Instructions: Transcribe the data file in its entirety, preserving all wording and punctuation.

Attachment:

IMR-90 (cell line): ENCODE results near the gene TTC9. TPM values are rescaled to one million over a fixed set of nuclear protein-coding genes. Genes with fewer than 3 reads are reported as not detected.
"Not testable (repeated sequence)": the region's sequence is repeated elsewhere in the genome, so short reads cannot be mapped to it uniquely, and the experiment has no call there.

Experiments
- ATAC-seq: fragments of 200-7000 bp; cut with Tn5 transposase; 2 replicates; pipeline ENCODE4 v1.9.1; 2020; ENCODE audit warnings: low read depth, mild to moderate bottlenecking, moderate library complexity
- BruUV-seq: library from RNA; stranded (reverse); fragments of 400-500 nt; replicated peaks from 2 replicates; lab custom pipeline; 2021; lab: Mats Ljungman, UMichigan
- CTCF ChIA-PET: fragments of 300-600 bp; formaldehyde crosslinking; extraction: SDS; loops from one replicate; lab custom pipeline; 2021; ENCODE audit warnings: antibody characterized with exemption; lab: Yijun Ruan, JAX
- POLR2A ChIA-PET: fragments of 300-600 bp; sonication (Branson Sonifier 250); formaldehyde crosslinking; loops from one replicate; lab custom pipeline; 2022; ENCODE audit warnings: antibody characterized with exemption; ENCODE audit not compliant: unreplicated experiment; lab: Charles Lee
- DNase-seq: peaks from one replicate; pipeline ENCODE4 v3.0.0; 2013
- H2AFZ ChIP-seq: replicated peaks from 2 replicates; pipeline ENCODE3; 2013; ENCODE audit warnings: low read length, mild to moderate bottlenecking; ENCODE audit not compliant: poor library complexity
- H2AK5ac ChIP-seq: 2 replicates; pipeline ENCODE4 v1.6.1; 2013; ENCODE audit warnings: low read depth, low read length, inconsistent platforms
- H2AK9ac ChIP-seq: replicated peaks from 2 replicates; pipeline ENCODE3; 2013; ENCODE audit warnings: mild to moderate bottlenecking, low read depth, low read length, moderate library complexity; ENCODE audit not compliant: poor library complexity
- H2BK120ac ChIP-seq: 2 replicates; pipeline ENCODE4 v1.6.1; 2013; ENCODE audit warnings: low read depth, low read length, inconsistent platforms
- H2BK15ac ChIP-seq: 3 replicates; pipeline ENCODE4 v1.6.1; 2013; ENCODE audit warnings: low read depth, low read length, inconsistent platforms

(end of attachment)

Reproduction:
IMR-90 (cell line): ENCODE results near the gene TTC9. TPM values are rescaled to one million over a fixed set of nuclear protein-coding genes. Genes with fewer than 3 reads are reported as not detected.
"Not testable (repeated sequence)": the region's sequence is repeated elsewhere in the genome, so short reads cannot be mapped to it uniquely, and the experiment has no call there.

Experiments
- ATAC-seq: fragments of 200-7000 bp; cut with Tn5 transposase; 2 replicates; pipeline ENCODE4 v1.9.1; 2020; ENCODE audit warnings: low read depth, mild to moderate bottlenecking, moderate library complexity
- BruUV-seq: library from RNA; stranded (reverse); fragments of 400-500 nt; replicated peaks from 2 replicates; lab custom pipeline; 2021; lab: Mats Ljungman, UMichigan
- CTCF ChIA-PET: fragments of 300-600 bp; formaldehyde crosslinking; extraction: SDS; loops from one replicate; lab custom pipeline; 2021; ENCODE audit warnings: antibody characterized with exemption; lab: Yijun Ruan, JAX
- POLR2A ChIA-PET: fragments of 300-600 bp; sonication (Branson Sonifier 250); formaldehyde crosslinking; loops from one replicate; lab custom pipeline; 2022; ENCODE audit warnings: antibody characterized with exemption; ENCODE audit not compliant: unreplicated experiment; lab: Charles Lee
- DNase-seq: peaks from one replicate; pipeline ENCODE4 v3.0.0; 2013
- H2AFZ ChIP-seq: replicated peaks from 2 replicates; pipeline ENCODE3; 2013; ENCODE audit warnings: low read length, mild to moderate bottlenecking; ENCODE audit not compliant: poor library complexity
- H2AK5ac ChIP-seq: 2 replicates; pipeline ENCODE4 v1.6.1; 2013; ENCODE audit warnings: low read depth, low read length, inconsistent platforms
- H2AK9ac ChIP-seq: replicated peaks from 2 replicates; pipeline ENCODE3; 2013; ENCODE audit warnings: mild to moderate bottlenecking, low read depth, low read length, moderate library complexity; ENCODE audit not compliant: poor library complexity
- H2BK120ac ChIP-seq: 2 replicates; pipeline ENCODE4 v1.6.1; 2013; ENCODE audit warnings: low read depth, low read length, inconsistent platforms
- H2BK15ac ChIP-seq: 3 replicates; pipeline ENCODE4 v1.6.1; 2013; ENCODE audit warnings: low read depth, low read length, inconsistent platforms